The Return of the Grassroots Right

Amy Jahr sings The Star Spangled Banner after a Loudoun County School Board meeting was halted by the school board because the crowd refused to quiet down, in Ashburn, Va., June 22, 2021. (Evelyn Hockstein/Reuters)
A surge of energetic conservative protests presents an unusual opportunity.

NRPLUS MEMBER ARTICLE I n America’s popular imagination, street protests — raised fists and colorful signs, marches and megaphone-led chants — are a distinctly left-wing phenomenon. From union strikes to Saul Alinsky–style “direct actions,” mass movements seem to carry far more romantic appeal for the Left than for the Right. Progressivism has traditionally understood itself as the politics of picket lines and sit-ins; conservatism tends to find its political center of gravity at Rotary Clubs, church meetings, and dinner tables in sleepy bedroom communities.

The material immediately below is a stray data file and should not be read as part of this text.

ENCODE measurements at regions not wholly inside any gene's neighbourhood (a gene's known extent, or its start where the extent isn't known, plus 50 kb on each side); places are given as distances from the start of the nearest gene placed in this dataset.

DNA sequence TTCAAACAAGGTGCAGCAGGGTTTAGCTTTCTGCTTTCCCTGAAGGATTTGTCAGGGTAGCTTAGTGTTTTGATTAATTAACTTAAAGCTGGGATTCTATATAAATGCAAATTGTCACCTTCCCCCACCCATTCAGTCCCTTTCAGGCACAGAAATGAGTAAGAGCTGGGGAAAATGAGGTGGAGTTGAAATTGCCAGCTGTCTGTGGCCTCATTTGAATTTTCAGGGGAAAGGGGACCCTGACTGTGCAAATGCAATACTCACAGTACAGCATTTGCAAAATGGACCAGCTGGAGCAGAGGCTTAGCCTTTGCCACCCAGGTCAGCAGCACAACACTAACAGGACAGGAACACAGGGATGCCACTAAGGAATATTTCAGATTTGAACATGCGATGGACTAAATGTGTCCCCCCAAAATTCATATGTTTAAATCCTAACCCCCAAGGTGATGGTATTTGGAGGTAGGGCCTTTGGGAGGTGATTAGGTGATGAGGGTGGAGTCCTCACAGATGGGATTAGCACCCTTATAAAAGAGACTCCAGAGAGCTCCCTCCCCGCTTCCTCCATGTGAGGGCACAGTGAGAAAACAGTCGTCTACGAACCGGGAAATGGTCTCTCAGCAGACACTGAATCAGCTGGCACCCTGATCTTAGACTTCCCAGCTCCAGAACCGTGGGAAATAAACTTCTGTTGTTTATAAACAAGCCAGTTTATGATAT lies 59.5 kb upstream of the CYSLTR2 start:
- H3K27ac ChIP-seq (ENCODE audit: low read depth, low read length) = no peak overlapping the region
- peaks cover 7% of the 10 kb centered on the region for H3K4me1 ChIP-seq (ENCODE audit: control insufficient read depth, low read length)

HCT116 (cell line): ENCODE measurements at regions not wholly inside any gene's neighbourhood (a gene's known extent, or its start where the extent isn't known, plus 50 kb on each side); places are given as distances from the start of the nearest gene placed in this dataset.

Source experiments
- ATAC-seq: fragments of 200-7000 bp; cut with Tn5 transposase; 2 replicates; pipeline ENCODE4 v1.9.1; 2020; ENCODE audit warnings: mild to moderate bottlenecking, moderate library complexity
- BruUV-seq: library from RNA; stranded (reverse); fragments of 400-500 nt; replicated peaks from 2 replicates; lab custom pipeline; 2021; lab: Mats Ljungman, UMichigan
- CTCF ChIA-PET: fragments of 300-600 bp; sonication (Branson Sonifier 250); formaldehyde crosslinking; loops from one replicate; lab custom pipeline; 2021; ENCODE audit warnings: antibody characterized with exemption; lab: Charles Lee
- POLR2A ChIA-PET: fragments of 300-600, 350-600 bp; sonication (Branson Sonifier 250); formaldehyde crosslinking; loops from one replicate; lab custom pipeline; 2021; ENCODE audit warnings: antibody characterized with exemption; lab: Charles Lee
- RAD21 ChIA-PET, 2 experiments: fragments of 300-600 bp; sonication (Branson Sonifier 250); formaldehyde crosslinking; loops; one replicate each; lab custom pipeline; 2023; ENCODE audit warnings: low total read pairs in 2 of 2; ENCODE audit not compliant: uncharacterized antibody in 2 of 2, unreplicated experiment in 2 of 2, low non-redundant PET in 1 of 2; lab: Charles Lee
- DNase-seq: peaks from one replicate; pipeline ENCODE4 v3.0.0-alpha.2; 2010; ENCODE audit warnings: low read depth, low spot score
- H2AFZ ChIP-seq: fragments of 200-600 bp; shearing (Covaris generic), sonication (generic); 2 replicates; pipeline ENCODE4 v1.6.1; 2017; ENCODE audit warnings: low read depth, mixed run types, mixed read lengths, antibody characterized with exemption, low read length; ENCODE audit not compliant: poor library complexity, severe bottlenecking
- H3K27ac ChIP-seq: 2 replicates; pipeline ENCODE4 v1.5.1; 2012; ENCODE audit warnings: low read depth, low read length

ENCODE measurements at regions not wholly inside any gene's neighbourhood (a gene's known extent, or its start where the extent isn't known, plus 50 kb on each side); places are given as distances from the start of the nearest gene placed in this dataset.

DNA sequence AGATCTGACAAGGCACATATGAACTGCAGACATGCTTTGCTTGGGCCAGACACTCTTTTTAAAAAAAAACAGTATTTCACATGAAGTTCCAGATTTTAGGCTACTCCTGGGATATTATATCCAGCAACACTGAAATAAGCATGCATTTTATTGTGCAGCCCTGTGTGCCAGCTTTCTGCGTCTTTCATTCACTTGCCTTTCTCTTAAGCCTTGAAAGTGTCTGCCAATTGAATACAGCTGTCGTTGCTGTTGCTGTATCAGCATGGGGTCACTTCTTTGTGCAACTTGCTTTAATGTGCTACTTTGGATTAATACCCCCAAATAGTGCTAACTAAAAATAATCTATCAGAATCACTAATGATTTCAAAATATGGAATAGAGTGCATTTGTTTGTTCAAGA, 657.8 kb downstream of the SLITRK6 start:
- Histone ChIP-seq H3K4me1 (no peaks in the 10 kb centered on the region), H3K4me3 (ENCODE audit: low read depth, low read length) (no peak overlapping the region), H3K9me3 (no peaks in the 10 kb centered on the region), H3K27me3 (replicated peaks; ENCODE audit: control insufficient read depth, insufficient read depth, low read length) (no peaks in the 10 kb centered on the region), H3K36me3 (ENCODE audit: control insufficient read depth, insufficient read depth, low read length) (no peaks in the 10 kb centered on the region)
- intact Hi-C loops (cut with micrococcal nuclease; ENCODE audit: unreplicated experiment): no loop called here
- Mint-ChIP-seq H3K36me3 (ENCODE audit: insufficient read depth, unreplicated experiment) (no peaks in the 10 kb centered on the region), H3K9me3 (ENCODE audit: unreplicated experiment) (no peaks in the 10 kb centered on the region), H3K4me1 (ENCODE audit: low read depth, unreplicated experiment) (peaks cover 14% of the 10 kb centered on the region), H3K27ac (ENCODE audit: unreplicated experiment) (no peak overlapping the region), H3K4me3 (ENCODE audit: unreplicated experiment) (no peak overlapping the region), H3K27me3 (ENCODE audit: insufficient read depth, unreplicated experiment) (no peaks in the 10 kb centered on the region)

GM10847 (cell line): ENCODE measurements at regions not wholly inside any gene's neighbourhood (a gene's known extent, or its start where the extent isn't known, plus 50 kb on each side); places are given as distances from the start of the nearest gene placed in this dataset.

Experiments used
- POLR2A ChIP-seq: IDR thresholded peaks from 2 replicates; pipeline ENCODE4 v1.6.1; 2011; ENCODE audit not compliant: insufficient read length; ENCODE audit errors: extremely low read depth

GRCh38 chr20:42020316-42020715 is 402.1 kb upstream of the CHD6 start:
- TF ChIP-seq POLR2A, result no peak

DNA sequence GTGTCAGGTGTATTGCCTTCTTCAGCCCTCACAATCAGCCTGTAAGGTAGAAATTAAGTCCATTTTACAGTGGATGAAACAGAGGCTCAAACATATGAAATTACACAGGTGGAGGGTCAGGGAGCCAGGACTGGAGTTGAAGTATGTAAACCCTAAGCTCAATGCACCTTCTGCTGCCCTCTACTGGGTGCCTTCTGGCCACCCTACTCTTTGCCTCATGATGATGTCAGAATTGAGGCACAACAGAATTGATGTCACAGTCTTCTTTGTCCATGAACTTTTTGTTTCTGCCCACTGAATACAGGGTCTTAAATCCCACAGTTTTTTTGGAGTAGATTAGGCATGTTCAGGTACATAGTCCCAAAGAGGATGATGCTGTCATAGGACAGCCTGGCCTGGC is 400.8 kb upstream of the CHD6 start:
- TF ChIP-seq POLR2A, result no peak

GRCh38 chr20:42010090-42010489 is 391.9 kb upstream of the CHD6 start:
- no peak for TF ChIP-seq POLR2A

This presents an issue for conservatives. Protests — so long as they remain nonviolent — can be enormously effective. Even as

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